Member Article

Is your chatbot Covid-19 proof?

Hi, how may I help you? Please can you tell me where my order is? Certainly, your order is currently being shipped to you. It is estimated to arrive with you on Friday. Is there anything else I can help you with today? No thanks, goodbye. Goodbye.

Back in 2019 Gartner estimated that over 60 per cent of businesses would have a chatbot by 2021. And it’s no surprise, a chatbot is a cost effective customer support mechanism that can streamline the way an organisation deals with run of the mill customer queries.

However, then the world as we knew it changed.

Covid-19 has made drastic changes to the way that businesses operate.

Digitalisation and automation have both understandably been fast tracked with many sectors having to reimagine their business model and look to a more blended approach as life has moved increasingly online. A quarter of 300 senior industry executives surveyed by Barclays believe that the pandemic has accelerated a ‘technological revolution’ in the UK. Where last year the omnichannel experience was a source of competitive advantage; it is now an absolute necessity. Why? Because research shows that now over three quarters of people do some or most of their grocery shopping online, compared to less than 60 per cent a year ago, Amazon sales have shot up by 40 per cent and the Office of National Statistics reports that over a third of total retail sales are home delivered or click and collect; an unprecedented level that isn’t expected to decline anytime soon. And it is not just retail. Almost all sectors from finance through to automotive are experiencing a rise in digital activity, whether it is purchases, fact finding or account management.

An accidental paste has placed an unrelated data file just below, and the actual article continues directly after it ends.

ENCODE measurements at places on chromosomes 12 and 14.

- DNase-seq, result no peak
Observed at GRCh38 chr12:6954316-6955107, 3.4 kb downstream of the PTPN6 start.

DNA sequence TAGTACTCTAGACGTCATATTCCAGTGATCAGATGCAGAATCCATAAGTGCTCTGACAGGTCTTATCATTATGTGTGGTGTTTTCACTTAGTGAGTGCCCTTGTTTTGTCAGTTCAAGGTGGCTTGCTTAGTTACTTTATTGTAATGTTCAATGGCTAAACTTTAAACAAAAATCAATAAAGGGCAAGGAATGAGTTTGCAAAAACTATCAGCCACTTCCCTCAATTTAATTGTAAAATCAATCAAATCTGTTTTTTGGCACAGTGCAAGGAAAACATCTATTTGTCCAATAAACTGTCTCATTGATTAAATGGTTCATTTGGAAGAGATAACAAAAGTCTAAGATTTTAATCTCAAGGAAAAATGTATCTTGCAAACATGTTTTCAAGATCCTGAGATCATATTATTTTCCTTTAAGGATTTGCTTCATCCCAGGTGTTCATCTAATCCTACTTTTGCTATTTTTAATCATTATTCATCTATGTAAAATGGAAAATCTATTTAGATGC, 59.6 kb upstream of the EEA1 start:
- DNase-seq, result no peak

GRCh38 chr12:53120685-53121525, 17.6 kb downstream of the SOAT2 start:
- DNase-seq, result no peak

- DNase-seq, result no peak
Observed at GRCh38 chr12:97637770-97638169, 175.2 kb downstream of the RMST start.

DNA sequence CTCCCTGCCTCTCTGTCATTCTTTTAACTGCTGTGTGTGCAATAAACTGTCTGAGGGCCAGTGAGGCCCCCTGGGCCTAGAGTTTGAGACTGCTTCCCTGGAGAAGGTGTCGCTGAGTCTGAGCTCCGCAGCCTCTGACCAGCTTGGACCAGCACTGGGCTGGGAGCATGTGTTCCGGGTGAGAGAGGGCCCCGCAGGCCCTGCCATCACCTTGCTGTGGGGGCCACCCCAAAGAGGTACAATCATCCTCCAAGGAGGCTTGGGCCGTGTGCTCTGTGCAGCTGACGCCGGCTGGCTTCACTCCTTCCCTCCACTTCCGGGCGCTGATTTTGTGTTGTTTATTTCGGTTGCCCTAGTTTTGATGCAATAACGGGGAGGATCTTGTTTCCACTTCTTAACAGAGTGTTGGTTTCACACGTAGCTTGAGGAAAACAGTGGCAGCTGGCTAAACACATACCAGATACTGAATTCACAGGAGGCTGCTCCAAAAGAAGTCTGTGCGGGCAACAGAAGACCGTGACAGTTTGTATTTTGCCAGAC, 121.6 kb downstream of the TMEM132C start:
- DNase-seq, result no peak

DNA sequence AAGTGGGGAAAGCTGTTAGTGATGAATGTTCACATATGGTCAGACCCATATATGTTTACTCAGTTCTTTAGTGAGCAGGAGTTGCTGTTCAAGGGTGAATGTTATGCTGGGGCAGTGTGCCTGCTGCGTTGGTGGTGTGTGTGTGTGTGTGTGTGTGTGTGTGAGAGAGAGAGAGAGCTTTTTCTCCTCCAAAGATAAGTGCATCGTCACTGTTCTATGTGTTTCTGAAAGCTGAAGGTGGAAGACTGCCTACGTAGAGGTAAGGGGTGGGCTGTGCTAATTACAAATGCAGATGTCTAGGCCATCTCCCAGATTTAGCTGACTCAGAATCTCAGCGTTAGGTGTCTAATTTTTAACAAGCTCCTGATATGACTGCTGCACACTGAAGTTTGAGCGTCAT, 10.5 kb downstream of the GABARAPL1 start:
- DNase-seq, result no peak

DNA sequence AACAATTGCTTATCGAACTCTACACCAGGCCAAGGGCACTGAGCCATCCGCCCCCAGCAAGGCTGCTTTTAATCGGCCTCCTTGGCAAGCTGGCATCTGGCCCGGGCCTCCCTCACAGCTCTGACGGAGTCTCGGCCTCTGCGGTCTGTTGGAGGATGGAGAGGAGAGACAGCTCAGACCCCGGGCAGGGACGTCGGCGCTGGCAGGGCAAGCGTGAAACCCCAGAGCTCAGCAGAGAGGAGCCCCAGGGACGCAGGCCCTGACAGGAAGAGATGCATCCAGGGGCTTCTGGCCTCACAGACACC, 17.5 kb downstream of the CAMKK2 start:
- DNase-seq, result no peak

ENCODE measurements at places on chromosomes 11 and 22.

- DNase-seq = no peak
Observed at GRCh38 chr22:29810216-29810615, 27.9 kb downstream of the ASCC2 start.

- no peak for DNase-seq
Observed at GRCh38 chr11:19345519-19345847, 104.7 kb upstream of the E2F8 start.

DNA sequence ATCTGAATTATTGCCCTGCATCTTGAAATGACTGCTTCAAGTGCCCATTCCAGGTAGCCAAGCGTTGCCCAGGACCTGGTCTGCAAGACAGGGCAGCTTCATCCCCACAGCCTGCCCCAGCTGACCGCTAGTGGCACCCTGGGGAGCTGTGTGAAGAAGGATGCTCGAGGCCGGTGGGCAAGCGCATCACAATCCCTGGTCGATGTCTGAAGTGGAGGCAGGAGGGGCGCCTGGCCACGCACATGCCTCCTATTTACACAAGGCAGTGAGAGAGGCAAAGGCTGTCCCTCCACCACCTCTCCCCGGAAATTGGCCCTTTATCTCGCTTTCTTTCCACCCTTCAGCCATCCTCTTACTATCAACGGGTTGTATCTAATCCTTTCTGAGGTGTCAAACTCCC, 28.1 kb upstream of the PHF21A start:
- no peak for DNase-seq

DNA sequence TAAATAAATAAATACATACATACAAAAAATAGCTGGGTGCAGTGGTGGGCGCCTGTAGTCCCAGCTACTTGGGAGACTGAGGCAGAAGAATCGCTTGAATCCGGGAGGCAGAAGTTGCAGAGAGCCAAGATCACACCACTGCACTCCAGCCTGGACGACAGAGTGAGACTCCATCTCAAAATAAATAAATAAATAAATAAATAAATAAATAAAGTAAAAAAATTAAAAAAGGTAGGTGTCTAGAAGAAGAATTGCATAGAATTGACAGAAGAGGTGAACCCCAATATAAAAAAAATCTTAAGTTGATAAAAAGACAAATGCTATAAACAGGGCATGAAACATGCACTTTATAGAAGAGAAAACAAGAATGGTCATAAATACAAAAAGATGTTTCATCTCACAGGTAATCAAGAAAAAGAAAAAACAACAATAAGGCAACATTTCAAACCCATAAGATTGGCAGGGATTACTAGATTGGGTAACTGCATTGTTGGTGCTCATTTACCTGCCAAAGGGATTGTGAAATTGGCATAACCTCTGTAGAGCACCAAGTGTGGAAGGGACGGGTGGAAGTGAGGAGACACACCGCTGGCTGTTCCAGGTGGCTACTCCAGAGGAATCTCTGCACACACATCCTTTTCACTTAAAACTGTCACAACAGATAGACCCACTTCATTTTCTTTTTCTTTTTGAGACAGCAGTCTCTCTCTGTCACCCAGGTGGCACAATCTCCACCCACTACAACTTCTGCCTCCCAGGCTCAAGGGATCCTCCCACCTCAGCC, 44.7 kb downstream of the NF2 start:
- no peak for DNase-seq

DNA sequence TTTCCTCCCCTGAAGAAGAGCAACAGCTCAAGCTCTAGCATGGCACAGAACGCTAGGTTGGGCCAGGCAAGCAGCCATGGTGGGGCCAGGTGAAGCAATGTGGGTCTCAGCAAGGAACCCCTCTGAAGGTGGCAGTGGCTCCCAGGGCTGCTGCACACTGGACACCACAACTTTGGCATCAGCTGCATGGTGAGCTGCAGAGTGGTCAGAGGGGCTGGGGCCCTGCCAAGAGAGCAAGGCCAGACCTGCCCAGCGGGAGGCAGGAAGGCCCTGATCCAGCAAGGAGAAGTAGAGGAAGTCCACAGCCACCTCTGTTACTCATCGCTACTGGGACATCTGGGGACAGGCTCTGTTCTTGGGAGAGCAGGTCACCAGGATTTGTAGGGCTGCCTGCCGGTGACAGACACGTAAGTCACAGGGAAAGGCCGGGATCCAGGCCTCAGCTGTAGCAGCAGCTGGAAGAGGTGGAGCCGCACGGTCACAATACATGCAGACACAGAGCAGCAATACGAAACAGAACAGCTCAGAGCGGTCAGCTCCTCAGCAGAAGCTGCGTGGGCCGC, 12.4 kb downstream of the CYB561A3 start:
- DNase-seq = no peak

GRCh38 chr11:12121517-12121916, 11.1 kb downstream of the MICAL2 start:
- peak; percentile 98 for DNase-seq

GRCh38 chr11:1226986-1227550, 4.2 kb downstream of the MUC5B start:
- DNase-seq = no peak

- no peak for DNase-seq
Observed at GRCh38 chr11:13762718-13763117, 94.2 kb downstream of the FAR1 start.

The problem with an exponential rise in digital activity is the fact that it results in an exponential rise in customer support. Customer service agents, many of whom are working from home, are being swamped with queries and support requests from customers. Call waiting times for EE during April rose to over three hours, the same for British Gas; and EasyJet, in the wake of the refund scandal, seemingly didn’t answer the phone at all. Even John Lewis Partnership; a renowned and award winning customer service specialist, struggled to respond to the barrage of customer queries around online delivery.

During lockdown the number of customer service #FAILS on social media increased more than tenfold. Brands were clearly struggling to cope with customer support demand, even those with chat bots. The reason for this is because traditional chat bots are not conditioned to a post-Covid world. They are great when faced with a simple one-dimensional question, but the queries were understandably becoming increasingly complex. The functionality was not good enough to deal with these situations in an efficient and secure manner, meaning that they were automatically referred back to live agents. This further compounded the problem as the increased volume meant that orders were being missed and the level of contact drop offs were also rising; resulting in the loss of valuable revenue at a time when the bottom line was king. Not unsurprisingly therefore analysts are recalibrating to focus on smarter automated customer service solutions. This means going beyond the predefined script of the past few years and using cutting edge technology, machine learning and AI to create contextualised understanding. This enables the bot to solve more complex problems and provide high level support to agents such as the ability to give real-time information and document retrieval from a legacy system or the know-how to retrieve vital information such as historical transcripts, customer journeys, and interaction timelines before even being asked.

Irrespective of whether Gartner’s prediction will turn out to be correct, what is clear is that everything has changed and the market needs something better. Consequently, it’s less a case of how many organisations will be using chatbots next year, and more a case of is the solution fit for purpose? A question that many organisations should be thinking about right now or risk customer churn and poor acquisition and conversion rates in this post-Covid world.

Trent McLelland, Commercial Director, Vroomf

This was posted in Bdaily's Members' News section by Vroomf .

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